Filling out the online premarital questionnaire a few months ago I came to the true-or-false question: “If I learned my spouse was cheating on me that would be automatic grounds for ending the marriage.” I checked “false.” That was an intellectual response. I knew that at some point I would be sitting in front of a priest and that the “correct” answer to that question is that I would work with my spouse to try to heal the marriage. And emotionally I probably even wanted to believe that that’s what I would do in the midst of such a clusterfuck.
But watching Silda Wall Spitzer yesterday following the path to the penance podium trod by Hillary Clinton, Wendy Vitter, Dina McGreevey, and Suzanne Craig, I thought, “Not a chance.” Maybe I’d be willing to work on the relationship, but on Day 1 of the news cycle? That dude would be standing before the microphones alone. All you, pal. In addition to the sheer agony of having your marriage fall apart publicly, by standing there, you’re opened to cruel “why did he do it?” scrutiny. Your husband bangs a hooker/intern/dude and suddenly you’ve got bloggers debating your relative hotness v. homliness and the Washington Post’s Robin Givhan analyzing the color of your suit.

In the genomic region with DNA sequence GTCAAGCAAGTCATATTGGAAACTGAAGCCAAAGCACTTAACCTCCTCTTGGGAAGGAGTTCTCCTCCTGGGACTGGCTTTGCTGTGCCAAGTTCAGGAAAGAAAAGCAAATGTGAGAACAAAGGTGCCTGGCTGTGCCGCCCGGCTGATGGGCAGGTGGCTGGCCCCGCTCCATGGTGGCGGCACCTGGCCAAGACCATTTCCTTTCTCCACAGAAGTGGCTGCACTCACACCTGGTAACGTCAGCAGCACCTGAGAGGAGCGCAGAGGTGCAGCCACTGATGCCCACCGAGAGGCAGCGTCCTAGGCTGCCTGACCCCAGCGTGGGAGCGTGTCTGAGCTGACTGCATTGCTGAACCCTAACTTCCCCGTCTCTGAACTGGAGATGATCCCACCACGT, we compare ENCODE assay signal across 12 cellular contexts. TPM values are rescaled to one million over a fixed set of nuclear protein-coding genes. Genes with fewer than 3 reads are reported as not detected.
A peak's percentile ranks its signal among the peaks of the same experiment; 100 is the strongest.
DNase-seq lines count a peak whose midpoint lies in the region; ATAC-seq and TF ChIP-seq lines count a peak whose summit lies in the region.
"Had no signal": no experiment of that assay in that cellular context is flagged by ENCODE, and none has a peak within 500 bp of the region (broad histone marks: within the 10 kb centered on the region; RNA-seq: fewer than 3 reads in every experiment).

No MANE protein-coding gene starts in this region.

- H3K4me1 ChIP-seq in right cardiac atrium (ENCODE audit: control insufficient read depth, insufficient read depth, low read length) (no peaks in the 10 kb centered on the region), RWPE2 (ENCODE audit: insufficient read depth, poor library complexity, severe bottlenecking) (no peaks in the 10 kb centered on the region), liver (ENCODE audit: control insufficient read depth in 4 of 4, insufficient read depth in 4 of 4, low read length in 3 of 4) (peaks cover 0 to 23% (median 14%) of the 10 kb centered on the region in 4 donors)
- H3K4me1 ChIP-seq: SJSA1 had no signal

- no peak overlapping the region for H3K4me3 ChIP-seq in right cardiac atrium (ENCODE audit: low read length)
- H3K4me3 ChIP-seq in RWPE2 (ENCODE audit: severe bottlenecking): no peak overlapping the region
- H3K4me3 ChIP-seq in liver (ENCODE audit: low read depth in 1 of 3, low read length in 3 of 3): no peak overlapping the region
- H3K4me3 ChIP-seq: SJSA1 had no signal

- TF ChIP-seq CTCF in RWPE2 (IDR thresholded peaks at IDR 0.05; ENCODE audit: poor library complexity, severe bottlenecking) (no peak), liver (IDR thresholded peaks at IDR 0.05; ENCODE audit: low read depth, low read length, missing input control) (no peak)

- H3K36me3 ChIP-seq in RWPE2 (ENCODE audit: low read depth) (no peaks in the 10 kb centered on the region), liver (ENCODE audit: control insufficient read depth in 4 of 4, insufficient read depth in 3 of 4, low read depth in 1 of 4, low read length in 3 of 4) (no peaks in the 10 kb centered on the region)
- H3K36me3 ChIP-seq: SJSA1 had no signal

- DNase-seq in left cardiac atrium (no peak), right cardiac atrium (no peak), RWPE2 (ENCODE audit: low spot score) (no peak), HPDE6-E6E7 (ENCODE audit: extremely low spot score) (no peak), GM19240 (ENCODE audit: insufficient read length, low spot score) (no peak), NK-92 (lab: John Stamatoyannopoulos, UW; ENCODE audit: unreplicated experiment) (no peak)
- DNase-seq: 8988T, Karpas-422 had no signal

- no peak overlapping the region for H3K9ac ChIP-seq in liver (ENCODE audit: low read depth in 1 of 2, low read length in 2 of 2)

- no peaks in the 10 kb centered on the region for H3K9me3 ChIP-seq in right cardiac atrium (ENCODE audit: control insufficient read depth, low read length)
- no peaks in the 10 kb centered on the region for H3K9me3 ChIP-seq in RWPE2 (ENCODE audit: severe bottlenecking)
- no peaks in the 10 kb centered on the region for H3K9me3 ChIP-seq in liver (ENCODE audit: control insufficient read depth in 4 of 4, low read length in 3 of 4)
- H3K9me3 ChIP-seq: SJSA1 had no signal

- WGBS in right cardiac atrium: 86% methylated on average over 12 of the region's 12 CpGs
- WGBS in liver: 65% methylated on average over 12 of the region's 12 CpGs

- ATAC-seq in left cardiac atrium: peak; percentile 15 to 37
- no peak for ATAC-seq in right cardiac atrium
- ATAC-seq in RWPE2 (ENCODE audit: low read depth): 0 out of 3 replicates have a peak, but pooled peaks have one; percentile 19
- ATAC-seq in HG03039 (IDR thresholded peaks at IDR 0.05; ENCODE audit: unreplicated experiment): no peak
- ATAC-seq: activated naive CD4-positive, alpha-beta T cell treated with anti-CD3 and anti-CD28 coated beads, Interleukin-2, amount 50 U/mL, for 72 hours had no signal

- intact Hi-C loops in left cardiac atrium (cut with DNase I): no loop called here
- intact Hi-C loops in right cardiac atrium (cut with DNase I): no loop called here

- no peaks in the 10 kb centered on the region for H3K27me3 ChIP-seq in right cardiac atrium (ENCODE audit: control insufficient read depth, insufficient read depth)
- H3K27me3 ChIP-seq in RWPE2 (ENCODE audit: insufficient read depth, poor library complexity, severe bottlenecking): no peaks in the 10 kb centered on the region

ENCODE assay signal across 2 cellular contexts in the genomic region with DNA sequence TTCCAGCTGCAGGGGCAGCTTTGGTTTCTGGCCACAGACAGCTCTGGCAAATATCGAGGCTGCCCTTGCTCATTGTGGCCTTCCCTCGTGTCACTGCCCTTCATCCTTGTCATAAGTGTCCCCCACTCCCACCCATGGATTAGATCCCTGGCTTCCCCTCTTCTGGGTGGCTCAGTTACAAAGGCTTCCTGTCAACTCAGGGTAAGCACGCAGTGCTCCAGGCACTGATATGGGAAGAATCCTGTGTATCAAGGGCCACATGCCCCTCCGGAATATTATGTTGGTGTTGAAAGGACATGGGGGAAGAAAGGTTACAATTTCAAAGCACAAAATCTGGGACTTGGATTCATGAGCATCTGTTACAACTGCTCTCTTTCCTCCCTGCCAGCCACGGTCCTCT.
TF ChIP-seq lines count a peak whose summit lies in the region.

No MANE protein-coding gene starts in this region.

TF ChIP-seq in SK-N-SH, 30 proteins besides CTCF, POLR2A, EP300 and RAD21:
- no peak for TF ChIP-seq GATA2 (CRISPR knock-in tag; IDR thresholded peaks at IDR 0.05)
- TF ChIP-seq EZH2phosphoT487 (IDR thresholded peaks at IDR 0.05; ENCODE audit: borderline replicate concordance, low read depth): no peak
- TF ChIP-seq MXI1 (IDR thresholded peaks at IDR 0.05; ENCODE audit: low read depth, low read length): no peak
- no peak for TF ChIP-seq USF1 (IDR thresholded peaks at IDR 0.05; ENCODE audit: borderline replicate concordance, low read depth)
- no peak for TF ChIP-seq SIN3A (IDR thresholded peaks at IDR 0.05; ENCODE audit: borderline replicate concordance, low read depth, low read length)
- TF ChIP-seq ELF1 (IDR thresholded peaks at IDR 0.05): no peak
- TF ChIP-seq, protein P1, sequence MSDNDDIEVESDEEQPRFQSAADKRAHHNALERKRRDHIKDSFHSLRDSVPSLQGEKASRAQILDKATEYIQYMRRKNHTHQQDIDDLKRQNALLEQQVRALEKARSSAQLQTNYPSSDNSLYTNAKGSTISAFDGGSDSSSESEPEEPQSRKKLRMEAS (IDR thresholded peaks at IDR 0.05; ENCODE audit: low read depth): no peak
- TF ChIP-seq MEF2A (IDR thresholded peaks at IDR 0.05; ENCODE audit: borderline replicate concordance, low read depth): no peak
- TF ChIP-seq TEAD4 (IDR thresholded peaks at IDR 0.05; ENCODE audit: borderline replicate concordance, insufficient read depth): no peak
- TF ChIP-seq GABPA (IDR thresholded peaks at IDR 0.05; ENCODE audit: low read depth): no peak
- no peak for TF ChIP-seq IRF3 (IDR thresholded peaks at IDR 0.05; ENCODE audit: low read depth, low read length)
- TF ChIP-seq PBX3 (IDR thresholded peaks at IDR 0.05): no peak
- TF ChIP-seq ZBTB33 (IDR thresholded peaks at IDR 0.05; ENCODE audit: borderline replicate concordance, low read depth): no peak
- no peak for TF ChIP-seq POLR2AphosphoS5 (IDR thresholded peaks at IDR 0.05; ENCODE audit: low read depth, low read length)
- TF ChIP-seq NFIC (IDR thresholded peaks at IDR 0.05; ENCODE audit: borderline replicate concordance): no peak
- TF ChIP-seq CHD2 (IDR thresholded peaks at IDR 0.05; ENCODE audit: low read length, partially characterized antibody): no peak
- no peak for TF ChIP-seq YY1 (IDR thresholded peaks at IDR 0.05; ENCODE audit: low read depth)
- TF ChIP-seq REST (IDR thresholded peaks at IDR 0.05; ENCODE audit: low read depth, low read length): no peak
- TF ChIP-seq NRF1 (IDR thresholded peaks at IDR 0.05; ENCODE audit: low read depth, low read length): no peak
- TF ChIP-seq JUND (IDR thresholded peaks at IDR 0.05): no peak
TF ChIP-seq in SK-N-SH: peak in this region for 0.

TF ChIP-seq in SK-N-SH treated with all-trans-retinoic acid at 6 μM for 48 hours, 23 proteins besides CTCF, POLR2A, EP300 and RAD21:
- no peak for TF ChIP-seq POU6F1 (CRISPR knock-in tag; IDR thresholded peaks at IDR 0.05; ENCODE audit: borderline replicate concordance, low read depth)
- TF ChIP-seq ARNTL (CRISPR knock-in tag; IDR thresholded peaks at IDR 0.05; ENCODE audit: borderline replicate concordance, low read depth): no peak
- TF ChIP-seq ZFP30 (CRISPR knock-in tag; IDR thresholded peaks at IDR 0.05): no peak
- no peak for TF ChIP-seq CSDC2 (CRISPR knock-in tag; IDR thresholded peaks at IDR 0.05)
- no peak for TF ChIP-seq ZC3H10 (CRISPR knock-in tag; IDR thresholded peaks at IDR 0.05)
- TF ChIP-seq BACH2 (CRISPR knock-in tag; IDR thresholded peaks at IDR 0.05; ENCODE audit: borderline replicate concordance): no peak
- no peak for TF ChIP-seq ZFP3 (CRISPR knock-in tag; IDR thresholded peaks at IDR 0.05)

Last night, I informed my fiance what I would do if he ever put me in that position. He shared his estimation of what he would do if the situation were reversed. Our violence-based reciprocity agreement signed off on verbally, we sat and had some dinner.